Udaipur: a nice weekend trip
blog#10, 6 December – by Ruben van Berk (Rotterdam University of Applied Sciences)
The main tourist attraction in Udaipur is the City Palace, on the shores of the Pichola lake.
The main tourist attraction in Udaipur is the City Palace, on the shores of the Pichola lake. From our hotel the easiest way was to go by rickshaw. Unlike in Ahmedabad, the rickshaw drivers in Udaipur are very sly as their main income comes from tourists. Their opening price for western tourists would usually be 100 Rps. /€ 1,40. By stretching our hand forward slightly below our wrist we stopped the first rickshaw. He indeed asked for 100 ₹ for the 800m ride. This was far too much – we promptly refused and said the fee was far too high. Then he conceded to charging 50 ₹ instead. Again we told him it was still too high. Because we knew he wouldn’t just give in, we walked away. As we walked away, the driver came to us again and gave a new offer: 30 Rps. /€ 0,40.
Instead of going directly for the City Palace, we went on to the boats that would take you to the Summer Palace/Jagmandir. This is a palace and garden in the middle of the Pichola lake, and the only way to get there is by boat from the City Palace. Think Venice, add more movement to the water, more palaces, more Indians and less people. That’s what you can imagine a boat ride from the City to the Summer Palace in Udaipur to look like.
The Summer Palace itself was very open. The rectangle-formed island was surrounded by a decorated white wall. Inside that wall you could find the palace, a coutyard and a garden. While the palace was off-grounds and we didn’t have enough time to see the garden, the courtyard was being prepared for a wedding. There were flowery decorations, gold and red chairs were being prepared and lanterns were put into the trees.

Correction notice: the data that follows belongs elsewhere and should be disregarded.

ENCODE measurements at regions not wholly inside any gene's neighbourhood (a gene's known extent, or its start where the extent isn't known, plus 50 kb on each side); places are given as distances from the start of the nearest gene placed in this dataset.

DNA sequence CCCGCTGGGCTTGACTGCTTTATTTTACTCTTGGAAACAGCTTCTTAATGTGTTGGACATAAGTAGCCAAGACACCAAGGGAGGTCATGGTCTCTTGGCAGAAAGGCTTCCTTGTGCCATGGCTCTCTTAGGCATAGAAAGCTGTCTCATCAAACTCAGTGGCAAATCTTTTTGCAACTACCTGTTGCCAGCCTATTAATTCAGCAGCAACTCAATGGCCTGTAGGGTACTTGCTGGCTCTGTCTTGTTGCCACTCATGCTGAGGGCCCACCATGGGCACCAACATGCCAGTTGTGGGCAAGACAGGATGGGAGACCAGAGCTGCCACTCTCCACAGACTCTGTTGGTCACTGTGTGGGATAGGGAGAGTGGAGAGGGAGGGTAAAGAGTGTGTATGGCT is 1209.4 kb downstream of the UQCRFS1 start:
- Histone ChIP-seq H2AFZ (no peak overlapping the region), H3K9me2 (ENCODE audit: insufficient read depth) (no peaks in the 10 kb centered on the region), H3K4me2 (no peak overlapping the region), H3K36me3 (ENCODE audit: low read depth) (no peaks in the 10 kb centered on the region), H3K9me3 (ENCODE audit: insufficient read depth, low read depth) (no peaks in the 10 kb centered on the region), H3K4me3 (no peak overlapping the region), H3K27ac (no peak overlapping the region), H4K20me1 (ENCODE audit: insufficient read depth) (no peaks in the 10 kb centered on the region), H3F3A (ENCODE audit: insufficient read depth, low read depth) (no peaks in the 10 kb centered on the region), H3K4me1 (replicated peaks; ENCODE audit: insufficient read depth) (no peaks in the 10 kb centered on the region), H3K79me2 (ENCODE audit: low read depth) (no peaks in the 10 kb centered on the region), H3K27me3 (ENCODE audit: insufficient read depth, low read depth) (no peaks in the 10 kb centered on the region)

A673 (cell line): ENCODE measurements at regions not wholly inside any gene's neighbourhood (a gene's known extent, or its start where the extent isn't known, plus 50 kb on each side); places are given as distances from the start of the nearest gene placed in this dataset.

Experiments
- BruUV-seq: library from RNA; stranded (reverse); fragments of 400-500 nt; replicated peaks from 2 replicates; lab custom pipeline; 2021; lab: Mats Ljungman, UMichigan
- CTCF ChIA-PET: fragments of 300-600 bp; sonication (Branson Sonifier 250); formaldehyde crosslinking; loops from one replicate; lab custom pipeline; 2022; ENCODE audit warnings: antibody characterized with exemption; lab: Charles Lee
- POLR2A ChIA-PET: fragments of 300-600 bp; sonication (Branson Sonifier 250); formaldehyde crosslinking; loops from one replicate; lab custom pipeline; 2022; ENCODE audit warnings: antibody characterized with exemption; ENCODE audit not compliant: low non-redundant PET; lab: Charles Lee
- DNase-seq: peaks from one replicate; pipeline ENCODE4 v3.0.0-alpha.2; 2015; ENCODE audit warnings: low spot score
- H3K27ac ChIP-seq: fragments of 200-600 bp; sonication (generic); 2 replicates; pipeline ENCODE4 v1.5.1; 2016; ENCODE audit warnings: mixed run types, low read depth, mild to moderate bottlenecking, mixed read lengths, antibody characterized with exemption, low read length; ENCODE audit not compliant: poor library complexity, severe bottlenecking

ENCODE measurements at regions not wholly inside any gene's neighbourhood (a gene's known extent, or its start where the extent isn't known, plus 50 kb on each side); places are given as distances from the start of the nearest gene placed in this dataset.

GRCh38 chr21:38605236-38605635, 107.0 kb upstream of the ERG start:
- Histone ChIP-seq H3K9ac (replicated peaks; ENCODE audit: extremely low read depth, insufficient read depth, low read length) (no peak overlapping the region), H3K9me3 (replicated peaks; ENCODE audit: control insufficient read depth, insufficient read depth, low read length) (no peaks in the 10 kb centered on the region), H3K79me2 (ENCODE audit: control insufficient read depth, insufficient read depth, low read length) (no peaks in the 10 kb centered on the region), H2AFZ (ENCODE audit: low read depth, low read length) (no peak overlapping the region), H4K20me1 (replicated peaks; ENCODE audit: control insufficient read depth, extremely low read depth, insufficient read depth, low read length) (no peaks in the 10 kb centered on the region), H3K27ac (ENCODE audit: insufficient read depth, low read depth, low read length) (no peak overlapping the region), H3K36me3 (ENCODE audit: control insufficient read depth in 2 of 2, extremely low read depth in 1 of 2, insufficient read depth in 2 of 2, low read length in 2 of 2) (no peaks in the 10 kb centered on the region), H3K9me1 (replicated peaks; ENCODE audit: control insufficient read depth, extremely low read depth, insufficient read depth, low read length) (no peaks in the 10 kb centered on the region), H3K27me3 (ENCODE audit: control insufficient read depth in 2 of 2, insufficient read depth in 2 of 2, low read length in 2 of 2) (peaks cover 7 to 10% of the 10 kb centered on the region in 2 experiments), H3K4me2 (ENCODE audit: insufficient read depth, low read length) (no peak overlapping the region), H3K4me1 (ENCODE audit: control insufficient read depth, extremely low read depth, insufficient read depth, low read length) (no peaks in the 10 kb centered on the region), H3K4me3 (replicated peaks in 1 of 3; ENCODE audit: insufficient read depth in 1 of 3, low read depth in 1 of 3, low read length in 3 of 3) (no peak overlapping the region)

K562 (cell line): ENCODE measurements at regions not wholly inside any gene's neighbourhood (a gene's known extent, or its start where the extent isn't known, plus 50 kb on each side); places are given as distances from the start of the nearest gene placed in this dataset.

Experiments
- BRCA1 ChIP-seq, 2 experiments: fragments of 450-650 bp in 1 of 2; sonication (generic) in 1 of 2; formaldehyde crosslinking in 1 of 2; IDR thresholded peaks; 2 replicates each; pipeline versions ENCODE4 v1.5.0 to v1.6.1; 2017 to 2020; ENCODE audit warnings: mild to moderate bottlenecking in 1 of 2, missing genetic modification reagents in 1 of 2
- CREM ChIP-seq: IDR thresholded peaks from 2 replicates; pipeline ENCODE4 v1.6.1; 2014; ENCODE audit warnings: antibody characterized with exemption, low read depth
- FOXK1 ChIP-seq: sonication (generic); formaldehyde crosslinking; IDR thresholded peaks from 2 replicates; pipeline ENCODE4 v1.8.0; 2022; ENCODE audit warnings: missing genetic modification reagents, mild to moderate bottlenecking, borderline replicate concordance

Then we went on into the city palace itself. The City Palace contained several exhibitions, and was five storeys tall. The architecture was amazing. Marvelous arches and decorated beams all over the place. But the best part was the stunning view. From the backside of the palace you could see the lake in a great panorama, and at the front you could overlook the entire city. Afterwards I decided to explore back-alleys, as this is a favourite thing of mine to do. It offers a look into the cities regular life, and frees you of most of the selling Hawks. The alleys were very narrow. A car wouldn’t fit in, but motorbikes could. The buildings were also pretty, mostly made out of wood.
On our way back to Ahmedabad we stopped at a highway hotel for a toilet break. Highway hotels here consist of three things; a small cafeteria, a small shop with toys, food and beverages, and a (usually very dirty) public toilet stall. I’m still not sure wether there is an actual hotel attached to these things, but this is the setting.
At this particular stop, there was an Indian family of about eight people as well. They had a little girl with them, probably about eight years old. In India, and especially the less touristy places, white people are an exception. This means people, and especially kids, will stare at you. If they’re brave, they might come up and ask to take a picture with them. Some others prefer sneakily photographing you. The little girl was really shy, but her parents gave her the courage to ask us for a picture. First with Johan, and later with Karin and me. In return Karin wanted to take a picture with the girl as well, to which the girl responded enthausiasticly. When the family left the parking lot, we waved. They grinned and waved back.